At the Winnipeg-based insurance company Great-West Life, helping employees retain peace of mind is an important aspect of helping them achieve work-life balance.
That’s why the company has on staff a family services co-ordinator, Wendy Hague. Her job is to help any of the 2,300 employees at the firm’s Winnipeg offices sort out family issues, from parenting to elder-care concerns. Increasingly, the latter issues are on workers’ minds when they walk through her door.
“It’s mostly due to the age of our staff and the age of the population at large. More people have aging parents now and it’s starting to impact on their lives as they assume a more caregiving role.”
Hague, who works three days a week at the family support service, said she regularly sees employees come in with worries about their parents’ health and welfare.
“They might be afraid about their parents remaining in their own home. They might be spending a lot of time checking in on them. They might worry that their parents have a fall and not be able to access the resources.”
Hague’s role is to lend an ear and recommend services she’s aware of in the market and the community, whether for a personal alarm system or a set of walkers. She might lend out books on home renovations so that employees can help aging parents be more independent.
“And if it appears that the (elderly parent) is much past that, we would certainly refer people to the home-care system in Manitoba, which has an intake line and can assess whether the person can stay in their own homes.”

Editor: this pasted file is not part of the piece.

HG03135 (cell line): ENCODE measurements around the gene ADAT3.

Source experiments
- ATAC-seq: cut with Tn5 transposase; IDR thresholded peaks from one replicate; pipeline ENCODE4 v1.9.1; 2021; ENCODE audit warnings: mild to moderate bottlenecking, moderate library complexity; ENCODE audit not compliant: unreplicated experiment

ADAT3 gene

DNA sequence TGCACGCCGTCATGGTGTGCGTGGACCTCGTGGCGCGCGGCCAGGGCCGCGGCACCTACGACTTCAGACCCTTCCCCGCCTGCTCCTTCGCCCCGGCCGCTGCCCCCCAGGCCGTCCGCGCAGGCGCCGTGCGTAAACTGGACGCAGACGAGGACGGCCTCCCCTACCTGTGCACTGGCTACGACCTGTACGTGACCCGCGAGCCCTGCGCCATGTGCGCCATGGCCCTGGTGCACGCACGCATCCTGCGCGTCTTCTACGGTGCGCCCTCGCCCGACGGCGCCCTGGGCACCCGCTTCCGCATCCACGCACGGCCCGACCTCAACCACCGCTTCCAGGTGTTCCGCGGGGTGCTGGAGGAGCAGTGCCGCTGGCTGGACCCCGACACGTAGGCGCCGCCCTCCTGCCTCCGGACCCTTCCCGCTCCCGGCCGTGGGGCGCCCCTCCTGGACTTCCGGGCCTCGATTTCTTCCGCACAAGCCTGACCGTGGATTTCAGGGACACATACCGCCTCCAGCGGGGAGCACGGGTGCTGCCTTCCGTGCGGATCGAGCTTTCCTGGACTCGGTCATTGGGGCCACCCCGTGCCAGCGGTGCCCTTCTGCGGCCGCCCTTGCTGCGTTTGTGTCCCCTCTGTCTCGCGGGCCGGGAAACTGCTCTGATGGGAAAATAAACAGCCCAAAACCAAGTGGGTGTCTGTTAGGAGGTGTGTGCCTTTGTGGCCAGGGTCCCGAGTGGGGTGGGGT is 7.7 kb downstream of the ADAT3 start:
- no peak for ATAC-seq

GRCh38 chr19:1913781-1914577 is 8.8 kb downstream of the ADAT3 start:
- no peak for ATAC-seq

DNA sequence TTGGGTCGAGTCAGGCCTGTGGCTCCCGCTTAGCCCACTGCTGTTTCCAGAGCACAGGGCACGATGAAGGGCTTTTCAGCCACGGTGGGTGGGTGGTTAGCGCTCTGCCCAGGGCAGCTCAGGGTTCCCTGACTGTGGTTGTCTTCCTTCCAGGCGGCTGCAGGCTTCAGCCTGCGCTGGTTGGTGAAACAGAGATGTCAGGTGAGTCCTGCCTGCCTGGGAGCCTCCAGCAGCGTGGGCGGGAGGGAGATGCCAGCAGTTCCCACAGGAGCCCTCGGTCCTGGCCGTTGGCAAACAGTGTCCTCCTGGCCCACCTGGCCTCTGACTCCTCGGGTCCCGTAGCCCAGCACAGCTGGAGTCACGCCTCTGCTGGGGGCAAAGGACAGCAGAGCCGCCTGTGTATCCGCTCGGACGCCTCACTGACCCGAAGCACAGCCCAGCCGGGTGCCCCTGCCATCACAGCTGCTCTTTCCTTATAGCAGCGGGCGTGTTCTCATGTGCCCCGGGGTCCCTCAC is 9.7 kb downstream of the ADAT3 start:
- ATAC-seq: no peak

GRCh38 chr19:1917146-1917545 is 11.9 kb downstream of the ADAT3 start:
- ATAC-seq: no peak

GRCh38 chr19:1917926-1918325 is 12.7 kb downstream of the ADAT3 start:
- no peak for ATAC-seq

Sometimes employees walk into Hague’s office looking for more than just information. “They’re exhausted. They’ve been running back and forth and doing meals and doing laundry, and acting as the Number One social convenor of their parent’s life.”
In such instances, Hague counsels the worker and helps think through the options, whether it means a hard talk with siblings to review the sharing of duties or a serious consideration of a seniors’ home.
Part of her work involves raising awareness of these issues in sessions like lunch-and-learns, so that employees anticipate elder-care issues before they become critical.
“But it’s often in a crisis when employees come in (to the resource centre). That’s a source of frustration because whenever employees are in a crisis, they need the resources right away,” said Hague.
Hague added that she finds the information and referral service to have “great value to employees. They’re quite happy when they come on board to know that the service is available to them, and they are using it.”
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